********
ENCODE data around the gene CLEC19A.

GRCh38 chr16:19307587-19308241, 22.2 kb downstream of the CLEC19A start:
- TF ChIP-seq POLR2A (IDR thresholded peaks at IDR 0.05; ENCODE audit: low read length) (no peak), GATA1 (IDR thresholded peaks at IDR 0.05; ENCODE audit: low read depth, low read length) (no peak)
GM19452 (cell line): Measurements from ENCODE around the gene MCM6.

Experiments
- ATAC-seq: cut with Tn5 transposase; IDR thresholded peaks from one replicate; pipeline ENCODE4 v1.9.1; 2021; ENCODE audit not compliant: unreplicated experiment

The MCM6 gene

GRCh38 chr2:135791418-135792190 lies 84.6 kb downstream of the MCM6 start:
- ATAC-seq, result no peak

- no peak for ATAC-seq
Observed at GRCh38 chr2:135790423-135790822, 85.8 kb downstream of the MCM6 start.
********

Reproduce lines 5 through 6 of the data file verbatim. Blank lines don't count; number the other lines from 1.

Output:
Experiments
- ATAC-seq: cut with Tn5 transposase; IDR thresholded peaks from one replicate; pipeline ENCODE4 v1.9.1; 2021; ENCODE audit not compliant: unreplicated experiment